6.8 In order to defeat the PKK, the armed forces were granted exceptional powers under the State of Emergency Decree of July 1987, and embarked on forcibly evicting villagers who refused to join the supposedly voluntary Village Guard auxiliary. This force, which started in 1985, had rapidly acquired a reputation for corruption, criminality and brutality towards Villagers who were deemed Kurdish nationalist. From 1990 village clearances, frequently conducted with great brutality and killings, became more systematic. In October 1994 Turkey's Human Rights Minister, Azimet Koyluoglu, informed Parliament that two million villagers had already been rendered homeless. In July 1995 the governor of the Emergency Region confirmed a total of 2664 totally or partially evacuated villages and hamlets. From 1997 the rate of evacuation declined. By 1999 most human rights organisations reckoned there were in excess of 3500 villages evacuated and between 2.5 and 3 million people rendered homeless. Theses were not confined to the State of Emergency provinces; neighbouring provinces such as K. Maras, Sivas, Erzerum and Kangol were also affected. 
6.9 In June 1999 Abdullah Öcalan, the PKK leader, was found guilty by a Turkish court of treason, and was sentenced to death. In early August the PKK indicated its willingness to comply with Öcalan's request for a cease-fire in south-eastern Turkey. On 12 January 2000 the Turkish Government agreed to respect an injunction from the European Court of Human Rights calling for the suspension of Öcalan's execution, pending his appeal to the Court. In a written statement from prison, Öcalan said that the Government's decision was a step towards democracy. He pledged that the PKK would not exploit the move, and said that he now believed that the PKK's war for a Kurdish state was a "historic mistake". A ruling from the ECHR could take up to two years. [1, 63]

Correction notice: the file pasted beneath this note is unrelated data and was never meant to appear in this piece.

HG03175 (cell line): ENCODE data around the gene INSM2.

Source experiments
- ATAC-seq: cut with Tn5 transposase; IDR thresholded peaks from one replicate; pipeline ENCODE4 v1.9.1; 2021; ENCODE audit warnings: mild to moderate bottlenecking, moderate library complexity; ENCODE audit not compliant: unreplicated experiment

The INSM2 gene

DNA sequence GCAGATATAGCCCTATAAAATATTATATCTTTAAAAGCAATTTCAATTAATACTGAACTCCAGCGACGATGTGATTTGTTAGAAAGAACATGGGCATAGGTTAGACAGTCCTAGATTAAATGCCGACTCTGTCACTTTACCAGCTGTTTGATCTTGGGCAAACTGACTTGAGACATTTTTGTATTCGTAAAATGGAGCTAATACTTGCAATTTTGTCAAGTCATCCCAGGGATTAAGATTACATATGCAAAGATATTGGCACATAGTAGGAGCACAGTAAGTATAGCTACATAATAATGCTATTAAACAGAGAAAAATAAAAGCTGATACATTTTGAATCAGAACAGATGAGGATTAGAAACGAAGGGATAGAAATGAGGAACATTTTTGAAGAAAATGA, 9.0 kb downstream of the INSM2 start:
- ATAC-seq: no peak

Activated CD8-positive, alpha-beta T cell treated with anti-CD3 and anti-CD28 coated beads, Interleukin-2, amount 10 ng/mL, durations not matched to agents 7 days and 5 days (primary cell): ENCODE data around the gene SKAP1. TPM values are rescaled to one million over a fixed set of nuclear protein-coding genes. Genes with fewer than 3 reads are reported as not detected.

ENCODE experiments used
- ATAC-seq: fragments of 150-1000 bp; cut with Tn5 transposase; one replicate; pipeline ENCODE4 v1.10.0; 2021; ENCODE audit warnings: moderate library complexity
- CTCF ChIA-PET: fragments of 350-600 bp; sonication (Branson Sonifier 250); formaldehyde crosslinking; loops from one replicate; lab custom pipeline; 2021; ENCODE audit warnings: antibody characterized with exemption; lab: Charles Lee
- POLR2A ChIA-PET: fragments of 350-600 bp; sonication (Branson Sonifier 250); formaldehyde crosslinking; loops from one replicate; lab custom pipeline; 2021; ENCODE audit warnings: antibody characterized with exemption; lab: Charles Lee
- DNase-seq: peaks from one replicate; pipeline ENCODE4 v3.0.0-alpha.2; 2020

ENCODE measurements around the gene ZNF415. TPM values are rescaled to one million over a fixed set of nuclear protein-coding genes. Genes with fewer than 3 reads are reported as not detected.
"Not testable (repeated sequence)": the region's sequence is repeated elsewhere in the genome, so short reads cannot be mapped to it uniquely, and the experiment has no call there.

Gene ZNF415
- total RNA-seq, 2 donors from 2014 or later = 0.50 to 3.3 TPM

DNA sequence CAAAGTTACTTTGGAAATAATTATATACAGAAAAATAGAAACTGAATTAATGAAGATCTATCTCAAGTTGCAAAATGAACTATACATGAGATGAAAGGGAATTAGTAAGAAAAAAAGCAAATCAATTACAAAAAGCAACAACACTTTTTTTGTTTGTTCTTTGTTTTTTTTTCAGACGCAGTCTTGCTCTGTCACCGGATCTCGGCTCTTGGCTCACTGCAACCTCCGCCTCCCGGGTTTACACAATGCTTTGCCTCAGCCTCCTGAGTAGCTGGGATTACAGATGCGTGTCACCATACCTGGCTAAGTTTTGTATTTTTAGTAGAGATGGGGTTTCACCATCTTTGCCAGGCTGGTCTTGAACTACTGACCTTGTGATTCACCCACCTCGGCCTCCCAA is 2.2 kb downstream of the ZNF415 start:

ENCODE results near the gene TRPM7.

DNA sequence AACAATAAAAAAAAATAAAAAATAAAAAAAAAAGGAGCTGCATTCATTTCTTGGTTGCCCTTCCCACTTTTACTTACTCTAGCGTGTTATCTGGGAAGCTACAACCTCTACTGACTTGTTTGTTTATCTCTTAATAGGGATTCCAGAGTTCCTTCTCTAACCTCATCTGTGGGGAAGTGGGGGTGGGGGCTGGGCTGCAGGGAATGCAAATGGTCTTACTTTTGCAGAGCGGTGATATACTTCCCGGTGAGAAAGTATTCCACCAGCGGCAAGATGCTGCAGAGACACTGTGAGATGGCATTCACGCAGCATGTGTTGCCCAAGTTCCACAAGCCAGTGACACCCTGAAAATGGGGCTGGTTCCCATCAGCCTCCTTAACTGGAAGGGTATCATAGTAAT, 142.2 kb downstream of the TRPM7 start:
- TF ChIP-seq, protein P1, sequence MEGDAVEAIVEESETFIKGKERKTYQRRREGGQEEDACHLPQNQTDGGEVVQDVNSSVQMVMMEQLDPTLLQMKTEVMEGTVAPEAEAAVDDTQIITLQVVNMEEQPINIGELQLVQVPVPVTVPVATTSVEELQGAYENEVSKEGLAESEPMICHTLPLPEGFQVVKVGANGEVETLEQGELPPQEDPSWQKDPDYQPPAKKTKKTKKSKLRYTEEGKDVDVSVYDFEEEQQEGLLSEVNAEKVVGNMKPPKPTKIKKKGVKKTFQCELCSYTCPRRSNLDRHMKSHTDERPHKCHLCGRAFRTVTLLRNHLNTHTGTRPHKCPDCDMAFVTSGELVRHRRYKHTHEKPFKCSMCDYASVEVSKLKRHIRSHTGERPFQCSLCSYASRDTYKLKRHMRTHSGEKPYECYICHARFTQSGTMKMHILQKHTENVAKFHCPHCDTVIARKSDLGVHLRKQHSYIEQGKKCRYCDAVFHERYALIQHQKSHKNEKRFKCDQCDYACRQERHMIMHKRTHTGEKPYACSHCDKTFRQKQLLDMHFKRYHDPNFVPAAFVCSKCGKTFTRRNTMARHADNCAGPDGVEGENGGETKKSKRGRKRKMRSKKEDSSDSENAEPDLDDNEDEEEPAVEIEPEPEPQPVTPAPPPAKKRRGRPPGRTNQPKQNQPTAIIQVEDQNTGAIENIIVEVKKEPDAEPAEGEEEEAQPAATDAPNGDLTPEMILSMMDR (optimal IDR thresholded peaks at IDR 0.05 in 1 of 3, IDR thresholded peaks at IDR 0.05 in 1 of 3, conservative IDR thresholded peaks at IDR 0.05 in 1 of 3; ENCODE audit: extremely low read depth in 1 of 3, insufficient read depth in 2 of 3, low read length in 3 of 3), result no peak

6.10 Kurds do not represent a cohesive ethnic minority and range from persons tranquilly integrated in the larger society through political activists to committed terrorists. A significant number of historically ethnic Kurds have been completely assimilated into Turkish society and no longer even speak Kurdish. [5(c),6,7(b),14,23(d)]
6.11 Outside south east Turkey, Kurds do not usually suffer persecution, or even bureaucratic discrimination, provided that they do not publicly or politically assert their Kurdish ethnic identity (see also Section VII Freedom of Speech and of the Press). [5(c),18(b)] Kurds who publicly or politically assert their Kurdish ethnic identity run the risk of harassment, mistreatment and prosecution. (See Human Rights: General) In urban areas Kurds are largely assimilated, may not publicly identify themselves as Kurds and generally do not endorse Kurdish separatism. Indeed they often intermarry with Turks, reach the highest levels of society, and are seldom discriminated against on ethnic grounds. Among many high-ranking Kurds who do not deny their ethnic origins are Hikmet Cetin, the former Deputy Prime Minister and CHP Chairman. It is estimated that 25% of deputies and other government officials claim an ethnic Kurdish background. The late President, Turgut Özal, admitted to having Kurdish blood. Seraffettin Elci, an ethnic Kurd and former public works minister who was famously imprisoned after saying he was a Kurd, acknowledged that the situation today is different from that that saw him imprisoned, although there was still no legal status to "Kurdishness". Kurds who are currently migrating westward (including those displaced by the conflict in the southeast) bring with them their culture and village identity, often have little education and few skills and are simply not prepared for urban life. While education in Kurdish takes place in informal settings and through tutors, such actions are, strictly speaking, illegal. One third of those living in the southeast cannot speak Turkish, a figure that rises to 50 percent among women. Inability to speak Turkish in rural areas is a legacy of underdevelopment and poverty, traditional family structure and more recently the conflict in the southeast, with the PKK assassinating teachers and many schools being abandoned as a result of the government's counterinsurgency campaign. The forced relocations of Kurds from villages into the urban centres of the southeast have also resulted in the schools there being overwhelmed. Therefore, while many of the migrant Kurds in the largest cities (e.g. Ankara and Istanbul) are disadvantaged, this is normally the result of social and economic factors, not deliberate discrimination. [5(c),6,7(a),9(d),14]